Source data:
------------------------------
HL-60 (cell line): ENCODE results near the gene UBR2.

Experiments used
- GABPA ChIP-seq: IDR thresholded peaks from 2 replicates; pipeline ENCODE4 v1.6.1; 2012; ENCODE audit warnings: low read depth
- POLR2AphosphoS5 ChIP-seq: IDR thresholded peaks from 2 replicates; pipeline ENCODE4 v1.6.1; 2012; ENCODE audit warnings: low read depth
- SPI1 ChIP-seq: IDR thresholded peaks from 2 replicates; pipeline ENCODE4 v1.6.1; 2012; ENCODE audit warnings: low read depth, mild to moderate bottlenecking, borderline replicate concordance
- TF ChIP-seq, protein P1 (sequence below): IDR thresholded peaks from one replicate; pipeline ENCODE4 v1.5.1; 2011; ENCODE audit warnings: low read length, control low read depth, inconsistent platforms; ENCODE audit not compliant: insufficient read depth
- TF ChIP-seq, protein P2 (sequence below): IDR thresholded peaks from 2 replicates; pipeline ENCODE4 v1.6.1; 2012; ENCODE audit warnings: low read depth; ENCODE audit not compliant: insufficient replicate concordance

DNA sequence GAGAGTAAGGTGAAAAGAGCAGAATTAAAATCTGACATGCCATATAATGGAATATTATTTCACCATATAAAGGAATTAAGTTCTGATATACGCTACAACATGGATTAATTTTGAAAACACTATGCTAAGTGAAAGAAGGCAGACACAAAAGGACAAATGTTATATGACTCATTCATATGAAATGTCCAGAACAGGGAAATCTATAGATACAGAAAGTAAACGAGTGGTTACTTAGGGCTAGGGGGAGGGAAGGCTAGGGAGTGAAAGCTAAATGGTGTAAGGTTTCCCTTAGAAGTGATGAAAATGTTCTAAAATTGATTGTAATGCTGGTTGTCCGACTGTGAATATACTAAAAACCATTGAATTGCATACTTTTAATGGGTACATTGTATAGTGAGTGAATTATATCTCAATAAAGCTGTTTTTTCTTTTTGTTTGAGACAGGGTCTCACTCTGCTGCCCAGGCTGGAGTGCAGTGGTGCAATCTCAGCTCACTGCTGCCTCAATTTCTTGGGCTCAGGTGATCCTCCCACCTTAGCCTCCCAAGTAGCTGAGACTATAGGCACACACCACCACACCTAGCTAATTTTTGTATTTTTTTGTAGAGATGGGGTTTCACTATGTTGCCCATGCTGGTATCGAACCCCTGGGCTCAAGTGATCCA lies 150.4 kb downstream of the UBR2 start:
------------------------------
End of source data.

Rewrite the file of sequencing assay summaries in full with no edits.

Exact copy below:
HL-60 (cell line): ENCODE results near the gene UBR2.

Experiments used
- GABPA ChIP-seq: IDR thresholded peaks from 2 replicates; pipeline ENCODE4 v1.6.1; 2012; ENCODE audit warnings: low read depth
- POLR2AphosphoS5 ChIP-seq: IDR thresholded peaks from 2 replicates; pipeline ENCODE4 v1.6.1; 2012; ENCODE audit warnings: low read depth
- SPI1 ChIP-seq: IDR thresholded peaks from 2 replicates; pipeline ENCODE4 v1.6.1; 2012; ENCODE audit warnings: low read depth, mild to moderate bottlenecking, borderline replicate concordance
- TF ChIP-seq, protein P1 (sequence below): IDR thresholded peaks from one replicate; pipeline ENCODE4 v1.5.1; 2011; ENCODE audit warnings: low read length, control low read depth, inconsistent platforms; ENCODE audit not compliant: insufficient read depth
- TF ChIP-seq, protein P2 (sequence below): IDR thresholded peaks from 2 replicates; pipeline ENCODE4 v1.6.1; 2012; ENCODE audit warnings: low read depth; ENCODE audit not compliant: insufficient replicate concordance

DNA sequence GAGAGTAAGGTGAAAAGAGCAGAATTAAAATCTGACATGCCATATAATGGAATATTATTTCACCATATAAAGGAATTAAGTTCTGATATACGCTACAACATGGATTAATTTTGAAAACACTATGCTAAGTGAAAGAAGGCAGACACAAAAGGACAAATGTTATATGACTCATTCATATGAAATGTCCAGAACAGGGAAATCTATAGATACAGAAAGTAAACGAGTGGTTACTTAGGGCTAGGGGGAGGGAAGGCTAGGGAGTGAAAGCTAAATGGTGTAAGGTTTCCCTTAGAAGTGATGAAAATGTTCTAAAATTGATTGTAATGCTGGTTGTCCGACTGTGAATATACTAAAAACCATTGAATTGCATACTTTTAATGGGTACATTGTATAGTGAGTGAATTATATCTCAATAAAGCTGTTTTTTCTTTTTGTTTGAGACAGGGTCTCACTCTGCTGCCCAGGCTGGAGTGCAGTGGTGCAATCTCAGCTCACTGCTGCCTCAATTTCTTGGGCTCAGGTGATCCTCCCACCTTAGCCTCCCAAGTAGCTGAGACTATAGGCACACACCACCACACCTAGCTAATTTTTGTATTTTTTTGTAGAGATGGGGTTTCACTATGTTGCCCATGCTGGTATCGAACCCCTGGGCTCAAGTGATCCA lies 150.4 kb downstream of the UBR2 start: